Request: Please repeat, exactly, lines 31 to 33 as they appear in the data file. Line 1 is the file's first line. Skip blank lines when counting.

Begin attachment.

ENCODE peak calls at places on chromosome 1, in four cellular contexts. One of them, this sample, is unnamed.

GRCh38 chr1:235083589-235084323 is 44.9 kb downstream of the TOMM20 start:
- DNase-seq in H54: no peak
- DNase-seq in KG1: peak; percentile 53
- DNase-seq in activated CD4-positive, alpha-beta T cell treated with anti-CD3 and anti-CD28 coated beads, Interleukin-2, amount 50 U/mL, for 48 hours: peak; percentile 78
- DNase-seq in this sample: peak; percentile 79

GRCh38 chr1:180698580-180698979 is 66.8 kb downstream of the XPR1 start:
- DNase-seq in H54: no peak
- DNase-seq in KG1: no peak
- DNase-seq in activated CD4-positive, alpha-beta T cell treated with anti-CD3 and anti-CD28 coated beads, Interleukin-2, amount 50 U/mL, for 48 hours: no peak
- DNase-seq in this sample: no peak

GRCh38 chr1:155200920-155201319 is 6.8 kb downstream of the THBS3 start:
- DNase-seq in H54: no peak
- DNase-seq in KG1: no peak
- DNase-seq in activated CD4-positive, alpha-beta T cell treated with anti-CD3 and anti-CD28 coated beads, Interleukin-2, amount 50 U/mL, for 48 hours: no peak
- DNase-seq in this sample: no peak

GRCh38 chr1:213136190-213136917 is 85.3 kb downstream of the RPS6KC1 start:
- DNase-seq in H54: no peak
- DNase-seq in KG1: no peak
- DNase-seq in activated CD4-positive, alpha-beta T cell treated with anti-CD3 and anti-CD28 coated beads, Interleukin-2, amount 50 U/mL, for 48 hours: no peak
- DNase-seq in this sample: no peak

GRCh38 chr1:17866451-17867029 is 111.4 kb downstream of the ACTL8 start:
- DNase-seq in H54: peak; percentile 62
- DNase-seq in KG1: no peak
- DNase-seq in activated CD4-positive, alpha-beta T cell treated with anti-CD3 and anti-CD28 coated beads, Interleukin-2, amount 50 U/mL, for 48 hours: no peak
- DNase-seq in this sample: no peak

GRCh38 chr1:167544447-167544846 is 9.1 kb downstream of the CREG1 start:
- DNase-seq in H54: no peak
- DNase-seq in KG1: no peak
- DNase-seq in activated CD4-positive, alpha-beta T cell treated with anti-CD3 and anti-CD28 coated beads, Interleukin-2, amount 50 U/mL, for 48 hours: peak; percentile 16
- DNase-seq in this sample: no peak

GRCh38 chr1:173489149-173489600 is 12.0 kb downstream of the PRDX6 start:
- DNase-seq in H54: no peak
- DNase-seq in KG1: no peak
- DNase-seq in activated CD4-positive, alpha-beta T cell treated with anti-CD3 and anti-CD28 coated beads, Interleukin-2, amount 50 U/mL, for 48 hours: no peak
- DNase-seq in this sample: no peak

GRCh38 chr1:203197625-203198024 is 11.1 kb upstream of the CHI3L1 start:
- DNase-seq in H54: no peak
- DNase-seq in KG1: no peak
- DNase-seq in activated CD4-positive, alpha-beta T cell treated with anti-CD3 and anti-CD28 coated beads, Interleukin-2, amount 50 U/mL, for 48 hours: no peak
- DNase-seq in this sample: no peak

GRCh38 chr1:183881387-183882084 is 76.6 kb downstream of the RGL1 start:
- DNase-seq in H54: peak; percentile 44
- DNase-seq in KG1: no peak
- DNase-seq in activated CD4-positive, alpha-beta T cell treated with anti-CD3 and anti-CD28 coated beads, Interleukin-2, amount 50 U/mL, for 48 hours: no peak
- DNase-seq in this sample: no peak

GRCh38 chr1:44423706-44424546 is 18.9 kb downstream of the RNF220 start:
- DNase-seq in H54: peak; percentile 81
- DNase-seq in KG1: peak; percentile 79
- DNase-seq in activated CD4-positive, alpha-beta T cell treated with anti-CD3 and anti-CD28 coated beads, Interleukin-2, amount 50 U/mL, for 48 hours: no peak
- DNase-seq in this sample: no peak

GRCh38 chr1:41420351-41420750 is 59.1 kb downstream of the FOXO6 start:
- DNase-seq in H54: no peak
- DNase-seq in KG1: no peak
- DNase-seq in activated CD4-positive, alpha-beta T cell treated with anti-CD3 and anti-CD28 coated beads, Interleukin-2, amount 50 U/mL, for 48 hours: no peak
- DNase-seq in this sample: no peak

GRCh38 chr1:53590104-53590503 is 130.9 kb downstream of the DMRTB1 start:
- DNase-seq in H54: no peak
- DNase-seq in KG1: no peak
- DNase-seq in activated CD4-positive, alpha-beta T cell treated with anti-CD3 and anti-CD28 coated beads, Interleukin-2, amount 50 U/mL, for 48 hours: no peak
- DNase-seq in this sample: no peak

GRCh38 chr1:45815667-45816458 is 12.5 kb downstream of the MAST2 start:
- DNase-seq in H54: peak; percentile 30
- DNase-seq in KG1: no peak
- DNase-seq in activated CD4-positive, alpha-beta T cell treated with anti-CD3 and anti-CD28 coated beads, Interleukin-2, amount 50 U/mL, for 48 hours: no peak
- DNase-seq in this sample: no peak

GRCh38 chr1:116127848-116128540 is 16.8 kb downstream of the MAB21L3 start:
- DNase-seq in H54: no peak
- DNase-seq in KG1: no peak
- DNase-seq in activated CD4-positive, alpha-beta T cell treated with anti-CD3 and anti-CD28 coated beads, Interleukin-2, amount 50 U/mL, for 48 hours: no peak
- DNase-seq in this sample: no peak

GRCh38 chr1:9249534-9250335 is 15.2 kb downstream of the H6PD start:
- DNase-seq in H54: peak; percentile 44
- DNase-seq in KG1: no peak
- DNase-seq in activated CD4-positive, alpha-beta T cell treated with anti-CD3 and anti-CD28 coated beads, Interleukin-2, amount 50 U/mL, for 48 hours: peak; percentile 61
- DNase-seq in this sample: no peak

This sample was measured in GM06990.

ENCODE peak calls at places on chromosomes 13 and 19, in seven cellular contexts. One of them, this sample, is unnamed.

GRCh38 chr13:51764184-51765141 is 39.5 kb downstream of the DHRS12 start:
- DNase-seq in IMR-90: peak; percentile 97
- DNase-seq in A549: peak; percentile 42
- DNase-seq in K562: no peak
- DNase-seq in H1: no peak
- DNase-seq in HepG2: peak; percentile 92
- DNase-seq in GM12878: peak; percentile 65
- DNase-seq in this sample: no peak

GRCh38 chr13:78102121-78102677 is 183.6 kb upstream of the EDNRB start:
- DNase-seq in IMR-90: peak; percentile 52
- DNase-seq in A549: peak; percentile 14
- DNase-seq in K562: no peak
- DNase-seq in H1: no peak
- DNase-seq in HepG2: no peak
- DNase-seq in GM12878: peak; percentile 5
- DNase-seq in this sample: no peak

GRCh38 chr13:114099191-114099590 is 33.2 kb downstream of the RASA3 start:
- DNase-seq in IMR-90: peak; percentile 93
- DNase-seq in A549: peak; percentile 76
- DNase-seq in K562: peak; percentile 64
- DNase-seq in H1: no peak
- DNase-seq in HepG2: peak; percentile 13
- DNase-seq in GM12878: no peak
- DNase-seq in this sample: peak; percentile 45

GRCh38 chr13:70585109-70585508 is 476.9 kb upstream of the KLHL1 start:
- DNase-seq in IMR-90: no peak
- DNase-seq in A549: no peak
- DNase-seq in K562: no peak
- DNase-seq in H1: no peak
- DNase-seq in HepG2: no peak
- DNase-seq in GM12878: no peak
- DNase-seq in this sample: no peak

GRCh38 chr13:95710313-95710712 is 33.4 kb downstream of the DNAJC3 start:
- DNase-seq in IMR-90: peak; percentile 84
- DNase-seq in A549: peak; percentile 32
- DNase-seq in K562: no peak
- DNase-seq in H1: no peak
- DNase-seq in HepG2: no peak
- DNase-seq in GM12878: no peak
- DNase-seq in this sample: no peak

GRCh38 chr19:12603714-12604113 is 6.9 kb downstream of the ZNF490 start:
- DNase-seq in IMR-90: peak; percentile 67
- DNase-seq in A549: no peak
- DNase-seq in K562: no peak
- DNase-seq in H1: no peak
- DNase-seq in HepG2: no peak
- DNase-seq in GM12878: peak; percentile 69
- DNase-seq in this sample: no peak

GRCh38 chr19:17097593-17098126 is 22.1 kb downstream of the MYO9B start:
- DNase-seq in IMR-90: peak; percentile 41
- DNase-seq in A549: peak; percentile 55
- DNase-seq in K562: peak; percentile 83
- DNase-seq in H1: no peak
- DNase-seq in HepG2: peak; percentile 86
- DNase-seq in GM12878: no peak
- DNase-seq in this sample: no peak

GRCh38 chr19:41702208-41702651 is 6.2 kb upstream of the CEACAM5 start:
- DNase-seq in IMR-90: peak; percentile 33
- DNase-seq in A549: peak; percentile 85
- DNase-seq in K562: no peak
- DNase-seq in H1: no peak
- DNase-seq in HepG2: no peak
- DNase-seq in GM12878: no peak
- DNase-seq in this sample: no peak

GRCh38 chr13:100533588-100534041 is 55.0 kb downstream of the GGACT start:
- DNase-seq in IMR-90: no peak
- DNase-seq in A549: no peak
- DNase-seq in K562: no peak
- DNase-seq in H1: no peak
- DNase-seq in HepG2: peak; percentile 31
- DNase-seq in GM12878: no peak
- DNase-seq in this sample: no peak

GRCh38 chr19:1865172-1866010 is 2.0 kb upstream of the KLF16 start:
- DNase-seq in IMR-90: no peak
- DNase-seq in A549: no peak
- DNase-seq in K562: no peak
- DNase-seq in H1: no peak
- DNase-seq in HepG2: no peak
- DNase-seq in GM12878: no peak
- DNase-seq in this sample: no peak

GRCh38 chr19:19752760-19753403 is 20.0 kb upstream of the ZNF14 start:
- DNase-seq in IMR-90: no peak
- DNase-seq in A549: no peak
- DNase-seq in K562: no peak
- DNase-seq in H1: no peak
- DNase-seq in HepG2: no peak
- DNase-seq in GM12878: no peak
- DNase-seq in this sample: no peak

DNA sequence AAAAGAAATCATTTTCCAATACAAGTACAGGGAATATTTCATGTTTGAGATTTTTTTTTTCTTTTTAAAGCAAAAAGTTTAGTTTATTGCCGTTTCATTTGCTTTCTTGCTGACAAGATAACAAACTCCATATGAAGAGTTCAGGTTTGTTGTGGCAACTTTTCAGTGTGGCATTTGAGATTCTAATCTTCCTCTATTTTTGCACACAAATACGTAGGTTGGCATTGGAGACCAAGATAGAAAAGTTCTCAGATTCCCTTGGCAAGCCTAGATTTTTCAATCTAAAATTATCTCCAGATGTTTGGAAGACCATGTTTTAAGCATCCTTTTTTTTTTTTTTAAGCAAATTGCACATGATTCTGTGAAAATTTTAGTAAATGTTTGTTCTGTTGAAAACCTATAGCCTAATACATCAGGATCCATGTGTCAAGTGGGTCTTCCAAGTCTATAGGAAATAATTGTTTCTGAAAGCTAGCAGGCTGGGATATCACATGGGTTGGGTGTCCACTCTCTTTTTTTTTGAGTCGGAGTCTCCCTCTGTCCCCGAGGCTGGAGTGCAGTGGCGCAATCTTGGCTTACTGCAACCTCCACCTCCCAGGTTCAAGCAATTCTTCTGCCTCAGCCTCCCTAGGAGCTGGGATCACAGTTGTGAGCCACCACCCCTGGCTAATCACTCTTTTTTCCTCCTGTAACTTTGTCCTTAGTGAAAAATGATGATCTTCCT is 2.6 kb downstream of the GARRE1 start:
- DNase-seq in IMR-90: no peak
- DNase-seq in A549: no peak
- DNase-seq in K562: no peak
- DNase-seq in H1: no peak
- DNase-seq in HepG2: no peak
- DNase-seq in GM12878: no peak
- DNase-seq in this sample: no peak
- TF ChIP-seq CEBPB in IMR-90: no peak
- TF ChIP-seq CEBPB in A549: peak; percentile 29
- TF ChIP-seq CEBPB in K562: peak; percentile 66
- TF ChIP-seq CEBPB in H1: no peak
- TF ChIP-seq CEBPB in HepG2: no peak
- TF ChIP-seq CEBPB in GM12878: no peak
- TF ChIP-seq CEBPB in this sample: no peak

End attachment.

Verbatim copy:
- DNase-seq in this sample: no peak

GRCh38 chr1:173489149-173489600 is 12.0 kb downstream of the PRDX6 start:
- DNase-seq in H54: no peak